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To the Dreamer: Claudine Gay, We as Black Women Thank You.

By Julian J. Giordano
By Kelisha M. Williams, Crimson Opinion Writer
Kelisha M. Williams ’25, a Crimson Editorial editor, is a Psychology concentrator in Kirkland House.

United we stand. Divided we fall.

To former University President Claudine Gay: On the rainy autumn morning of September 29, 2023, I watched as your soulful stride and proud aura graced the steps of the platform before Memorial Church. The damp stairs could not impede the history about to be made.

In the following days, my grandparents, aunts, and uncles all called me, asking if I had gotten a photo with you yet. “Not yet,” I replied, “but there’s plenty of time.”

As a woman of renowned talent and academic achievement born into the loving embrace of two Haitian immigrants, the measure of your success will always exceed the limitations others would place on you. Dedicated to excellence, you have proved your capability well beyond what others could’ve expected — well beyond what is expected of a woman and well beyond what is imagined for a Black woman.

From the moment your clipped coils took the crown of higher education, your character, your ability to lead, and your integrity have been called into question. But even now, even after the announcement of your resignation, any photo of yours used in the press depicts an elegant smile with your head held high.

Thank you for this.

Dearest dreamer, the photos tell me, worry not about the troubles you face. Although others might obstruct your climb — dream, dream despite.

Even in this moment of struggle, President Claudine Gay, you serve as a beacon of hope to Black women across the world.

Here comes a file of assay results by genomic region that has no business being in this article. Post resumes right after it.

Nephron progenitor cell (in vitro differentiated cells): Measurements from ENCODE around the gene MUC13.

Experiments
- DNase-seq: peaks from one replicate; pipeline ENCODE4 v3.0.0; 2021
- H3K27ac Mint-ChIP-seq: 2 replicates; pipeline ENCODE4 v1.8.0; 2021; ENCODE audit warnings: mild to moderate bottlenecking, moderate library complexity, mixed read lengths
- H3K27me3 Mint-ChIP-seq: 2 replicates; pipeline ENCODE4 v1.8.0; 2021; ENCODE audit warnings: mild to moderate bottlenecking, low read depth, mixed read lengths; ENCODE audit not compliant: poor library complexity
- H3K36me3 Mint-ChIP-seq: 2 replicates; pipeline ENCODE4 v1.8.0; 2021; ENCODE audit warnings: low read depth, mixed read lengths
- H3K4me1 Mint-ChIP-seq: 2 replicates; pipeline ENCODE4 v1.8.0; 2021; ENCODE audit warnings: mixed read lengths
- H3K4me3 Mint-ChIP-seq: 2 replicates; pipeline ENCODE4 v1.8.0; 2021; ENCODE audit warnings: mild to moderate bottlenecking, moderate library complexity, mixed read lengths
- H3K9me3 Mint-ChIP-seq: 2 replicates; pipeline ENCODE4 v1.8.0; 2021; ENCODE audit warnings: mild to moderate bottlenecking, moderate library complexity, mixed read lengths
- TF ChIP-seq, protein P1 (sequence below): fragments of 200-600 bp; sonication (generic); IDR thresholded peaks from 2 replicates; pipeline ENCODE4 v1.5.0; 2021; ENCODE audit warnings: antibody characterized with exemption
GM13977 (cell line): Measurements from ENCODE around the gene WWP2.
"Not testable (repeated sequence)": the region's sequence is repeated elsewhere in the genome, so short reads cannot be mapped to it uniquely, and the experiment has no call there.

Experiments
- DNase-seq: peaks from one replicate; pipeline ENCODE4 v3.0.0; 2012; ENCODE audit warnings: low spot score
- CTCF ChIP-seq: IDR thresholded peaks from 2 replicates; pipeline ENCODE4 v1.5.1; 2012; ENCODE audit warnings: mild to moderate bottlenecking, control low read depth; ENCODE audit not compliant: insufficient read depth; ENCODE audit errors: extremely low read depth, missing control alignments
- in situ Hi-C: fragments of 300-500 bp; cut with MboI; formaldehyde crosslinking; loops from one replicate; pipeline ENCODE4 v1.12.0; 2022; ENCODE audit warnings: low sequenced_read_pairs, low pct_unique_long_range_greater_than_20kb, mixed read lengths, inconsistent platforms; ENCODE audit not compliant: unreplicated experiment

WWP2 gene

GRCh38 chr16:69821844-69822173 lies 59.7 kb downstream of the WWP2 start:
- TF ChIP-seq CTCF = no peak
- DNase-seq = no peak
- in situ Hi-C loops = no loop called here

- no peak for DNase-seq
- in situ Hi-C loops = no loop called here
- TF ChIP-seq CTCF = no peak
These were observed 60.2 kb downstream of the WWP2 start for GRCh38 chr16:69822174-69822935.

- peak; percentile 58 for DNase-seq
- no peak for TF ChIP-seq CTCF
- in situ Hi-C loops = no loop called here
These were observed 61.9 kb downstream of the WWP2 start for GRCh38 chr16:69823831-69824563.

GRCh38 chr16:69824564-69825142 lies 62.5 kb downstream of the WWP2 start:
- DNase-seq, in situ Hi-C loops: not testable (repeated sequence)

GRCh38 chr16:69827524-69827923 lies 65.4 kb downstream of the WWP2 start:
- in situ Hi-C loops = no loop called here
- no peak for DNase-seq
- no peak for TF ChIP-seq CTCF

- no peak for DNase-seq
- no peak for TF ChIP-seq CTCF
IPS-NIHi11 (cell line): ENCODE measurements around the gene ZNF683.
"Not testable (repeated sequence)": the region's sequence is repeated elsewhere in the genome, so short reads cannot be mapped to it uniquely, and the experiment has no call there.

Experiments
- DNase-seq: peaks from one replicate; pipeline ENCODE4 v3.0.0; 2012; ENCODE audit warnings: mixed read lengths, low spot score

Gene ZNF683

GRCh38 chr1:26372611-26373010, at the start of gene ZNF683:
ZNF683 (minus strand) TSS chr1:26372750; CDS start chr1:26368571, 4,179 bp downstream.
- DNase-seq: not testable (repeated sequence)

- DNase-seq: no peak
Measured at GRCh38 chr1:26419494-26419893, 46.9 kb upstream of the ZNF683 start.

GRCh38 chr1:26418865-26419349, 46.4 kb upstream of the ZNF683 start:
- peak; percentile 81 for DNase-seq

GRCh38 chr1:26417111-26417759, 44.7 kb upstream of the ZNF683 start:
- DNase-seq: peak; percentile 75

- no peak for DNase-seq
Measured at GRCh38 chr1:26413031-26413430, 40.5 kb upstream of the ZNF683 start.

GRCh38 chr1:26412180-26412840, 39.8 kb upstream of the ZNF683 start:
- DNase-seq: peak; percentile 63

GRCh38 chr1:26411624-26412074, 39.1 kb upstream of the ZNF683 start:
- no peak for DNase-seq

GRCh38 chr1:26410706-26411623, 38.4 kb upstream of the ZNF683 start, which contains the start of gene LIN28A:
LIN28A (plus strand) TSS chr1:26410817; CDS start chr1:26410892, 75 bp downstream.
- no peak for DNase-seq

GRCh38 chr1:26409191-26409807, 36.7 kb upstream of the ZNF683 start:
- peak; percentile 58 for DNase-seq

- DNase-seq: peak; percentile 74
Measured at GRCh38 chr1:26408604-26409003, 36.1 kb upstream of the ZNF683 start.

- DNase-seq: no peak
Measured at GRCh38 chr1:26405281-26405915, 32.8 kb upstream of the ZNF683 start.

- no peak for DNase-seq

As I watched you walk across the stage and accept the keys to Harvard, I couldn’t help but live through your success. To taste the unadulterated happiness as I felt our ancestors cheer you on. To know that my time at an institution built without reverence for people who looked like us would be placed in hands that looked like mine.

You are my grandparents’ wildest dreams, and I remember with anguish the day I saw you in person and was too shy to ask for a photo. Your success marks a once-unachievable dream now brought within grasp. Your smile made my own high-flying dreams feel accessible and beat back the self-doubt of the racism I experienced as a child and the racism I experience now.

To the dreamer, Claudine Gay, you have done what others will never do. You will forever be the first Black president of Harvard University. You claimed the highest honor in higher education and did it with effortless grace. I hope that in your resignation, you still feel the warmth of the Black community’s reach, at Harvard and beyond — a blanket against the cold world you and your family have faced in recent weeks.

To make it abundantly clear, your tenure at Harvard and its impacts have not gone unnoticed. I hope your faith in your ability to be a pillar of hope for women who look like us remains unwavering. In your inauguration speech, you beckoned us in the audience to ask “Why not?” when we consider the University’s future. In light of these events, the question for Black women like myself becomes: “How could I not?”

How could I not defy the racist remarks I receive? How could I not fight for the vision I see for myself? How could I not stand for what I know to be true and just?

President Gay, you may see yourself as just the president of Harvard University, but for me, you were physical proof of the possibility of my grandest dreams.

And so, to the dreamer, President of Harvard University, Dr. Claudine Gay, born to Claudette and Sony Gay Sr., I thank you for what you’ve done. Thank you for what you’ve meant to Black women everywhere. And in humble recognition of your persistence and resilience, I will continue your legacy as a Black woman. I am a Black woman dedicated to achieving her dreams.

I am a dreamer too.

Kelisha M. Williams ’25, a Crimson Editorial editor, is a Psychology concentrator in Kirkland House.

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